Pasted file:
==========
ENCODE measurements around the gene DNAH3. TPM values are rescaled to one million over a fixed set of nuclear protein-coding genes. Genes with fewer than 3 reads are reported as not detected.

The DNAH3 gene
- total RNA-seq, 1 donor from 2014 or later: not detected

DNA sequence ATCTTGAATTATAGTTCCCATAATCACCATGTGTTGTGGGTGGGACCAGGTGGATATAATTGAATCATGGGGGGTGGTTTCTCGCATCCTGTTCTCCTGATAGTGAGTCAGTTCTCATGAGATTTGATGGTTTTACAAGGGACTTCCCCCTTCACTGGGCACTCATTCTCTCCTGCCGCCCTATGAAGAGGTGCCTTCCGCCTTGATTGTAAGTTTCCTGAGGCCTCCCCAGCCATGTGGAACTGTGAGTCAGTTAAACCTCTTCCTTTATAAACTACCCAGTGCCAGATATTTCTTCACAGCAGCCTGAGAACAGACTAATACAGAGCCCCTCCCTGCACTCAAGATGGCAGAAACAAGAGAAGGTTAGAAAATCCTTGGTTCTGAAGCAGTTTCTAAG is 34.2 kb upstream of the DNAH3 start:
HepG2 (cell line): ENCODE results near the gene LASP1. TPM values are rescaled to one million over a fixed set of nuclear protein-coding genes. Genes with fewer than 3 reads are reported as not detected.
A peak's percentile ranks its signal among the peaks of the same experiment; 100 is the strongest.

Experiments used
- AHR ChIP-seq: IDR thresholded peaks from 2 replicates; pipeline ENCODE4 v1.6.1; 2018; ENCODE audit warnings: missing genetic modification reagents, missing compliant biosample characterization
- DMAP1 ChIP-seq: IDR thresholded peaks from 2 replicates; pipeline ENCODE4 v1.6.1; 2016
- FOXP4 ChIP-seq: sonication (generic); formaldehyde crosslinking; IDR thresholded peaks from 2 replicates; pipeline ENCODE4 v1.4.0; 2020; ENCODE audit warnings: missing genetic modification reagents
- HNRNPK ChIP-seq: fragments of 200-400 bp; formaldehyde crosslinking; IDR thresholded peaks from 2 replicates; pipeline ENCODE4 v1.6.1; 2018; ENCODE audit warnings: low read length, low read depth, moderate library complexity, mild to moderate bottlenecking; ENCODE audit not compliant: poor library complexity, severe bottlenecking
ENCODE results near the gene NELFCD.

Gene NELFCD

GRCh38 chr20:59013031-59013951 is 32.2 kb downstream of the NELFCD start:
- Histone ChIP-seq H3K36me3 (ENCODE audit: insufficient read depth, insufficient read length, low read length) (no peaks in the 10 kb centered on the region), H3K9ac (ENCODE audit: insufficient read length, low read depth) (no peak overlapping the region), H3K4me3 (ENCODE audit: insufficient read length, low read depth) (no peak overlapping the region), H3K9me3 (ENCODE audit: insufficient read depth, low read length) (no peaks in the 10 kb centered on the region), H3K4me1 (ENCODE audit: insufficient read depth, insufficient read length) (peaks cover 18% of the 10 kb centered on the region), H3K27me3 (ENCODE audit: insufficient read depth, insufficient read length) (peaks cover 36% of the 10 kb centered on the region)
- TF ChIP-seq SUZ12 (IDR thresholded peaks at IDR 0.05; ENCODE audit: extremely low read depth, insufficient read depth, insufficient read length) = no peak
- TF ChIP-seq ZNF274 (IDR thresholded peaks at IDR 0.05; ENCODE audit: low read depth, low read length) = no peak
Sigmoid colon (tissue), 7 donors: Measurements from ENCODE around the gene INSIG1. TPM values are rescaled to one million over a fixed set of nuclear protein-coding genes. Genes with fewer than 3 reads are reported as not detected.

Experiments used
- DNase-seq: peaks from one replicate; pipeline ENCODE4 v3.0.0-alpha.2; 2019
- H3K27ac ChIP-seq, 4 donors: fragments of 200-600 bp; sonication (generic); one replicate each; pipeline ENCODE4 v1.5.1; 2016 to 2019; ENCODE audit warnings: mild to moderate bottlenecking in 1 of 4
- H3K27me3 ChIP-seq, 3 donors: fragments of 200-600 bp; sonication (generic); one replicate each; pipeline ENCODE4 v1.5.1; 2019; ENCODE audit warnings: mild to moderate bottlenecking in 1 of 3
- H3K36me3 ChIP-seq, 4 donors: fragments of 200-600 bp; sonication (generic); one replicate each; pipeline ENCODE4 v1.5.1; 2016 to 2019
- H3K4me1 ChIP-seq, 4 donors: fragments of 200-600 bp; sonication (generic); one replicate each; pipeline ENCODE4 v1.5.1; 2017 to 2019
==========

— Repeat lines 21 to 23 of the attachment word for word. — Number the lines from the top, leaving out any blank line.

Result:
- H3K27ac ChIP-seq, 4 donors: fragments of 200-600 bp; sonication (generic); one replicate each; pipeline ENCODE4 v1.5.1; 2016 to 2019; ENCODE audit warnings: mild to moderate bottlenecking in 1 of 4
- H3K27me3 ChIP-seq, 3 donors: fragments of 200-600 bp; sonication (generic); one replicate each; pipeline ENCODE4 v1.5.1; 2019; ENCODE audit warnings: mild to moderate bottlenecking in 1 of 3
- H3K36me3 ChIP-seq, 4 donors: fragments of 200-600 bp; sonication (generic); one replicate each; pipeline ENCODE4 v1.5.1; 2016 to 2019